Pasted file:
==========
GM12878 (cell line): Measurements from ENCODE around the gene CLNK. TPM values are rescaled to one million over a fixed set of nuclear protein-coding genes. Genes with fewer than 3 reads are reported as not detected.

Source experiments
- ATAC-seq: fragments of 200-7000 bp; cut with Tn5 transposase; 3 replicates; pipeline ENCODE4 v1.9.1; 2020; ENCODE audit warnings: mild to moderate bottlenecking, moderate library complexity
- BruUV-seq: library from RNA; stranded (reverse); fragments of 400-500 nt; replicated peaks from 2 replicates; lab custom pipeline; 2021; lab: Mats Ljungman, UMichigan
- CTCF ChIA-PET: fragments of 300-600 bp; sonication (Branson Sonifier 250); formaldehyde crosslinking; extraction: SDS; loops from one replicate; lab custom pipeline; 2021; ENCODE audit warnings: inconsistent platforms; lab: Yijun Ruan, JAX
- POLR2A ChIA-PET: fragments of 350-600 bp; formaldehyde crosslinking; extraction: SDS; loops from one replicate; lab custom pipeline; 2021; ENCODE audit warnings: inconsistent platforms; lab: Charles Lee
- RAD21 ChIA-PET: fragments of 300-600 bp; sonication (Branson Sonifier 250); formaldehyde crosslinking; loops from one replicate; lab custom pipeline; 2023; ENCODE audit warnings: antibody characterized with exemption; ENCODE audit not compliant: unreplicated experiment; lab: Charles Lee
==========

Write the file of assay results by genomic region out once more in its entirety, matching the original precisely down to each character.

GM12878 (cell line): Measurements from ENCODE around the gene CLNK. TPM values are rescaled to one million over a fixed set of nuclear protein-coding genes. Genes with fewer than 3 reads are reported as not detected.

Source experiments
- ATAC-seq: fragments of 200-7000 bp; cut with Tn5 transposase; 3 replicates; pipeline ENCODE4 v1.9.1; 2020; ENCODE audit warnings: mild to moderate bottlenecking, moderate library complexity
- BruUV-seq: library from RNA; stranded (reverse); fragments of 400-500 nt; replicated peaks from 2 replicates; lab custom pipeline; 2021; lab: Mats Ljungman, UMichigan
- CTCF ChIA-PET: fragments of 300-600 bp; sonication (Branson Sonifier 250); formaldehyde crosslinking; extraction: SDS; loops from one replicate; lab custom pipeline; 2021; ENCODE audit warnings: inconsistent platforms; lab: Yijun Ruan, JAX
- POLR2A ChIA-PET: fragments of 350-600 bp; formaldehyde crosslinking; extraction: SDS; loops from one replicate; lab custom pipeline; 2021; ENCODE audit warnings: inconsistent platforms; lab: Charles Lee
- RAD21 ChIA-PET: fragments of 300-600 bp; sonication (Branson Sonifier 250); formaldehyde crosslinking; loops from one replicate; lab custom pipeline; 2023; ENCODE audit warnings: antibody characterized with exemption; ENCODE audit not compliant: unreplicated experiment; lab: Charles Lee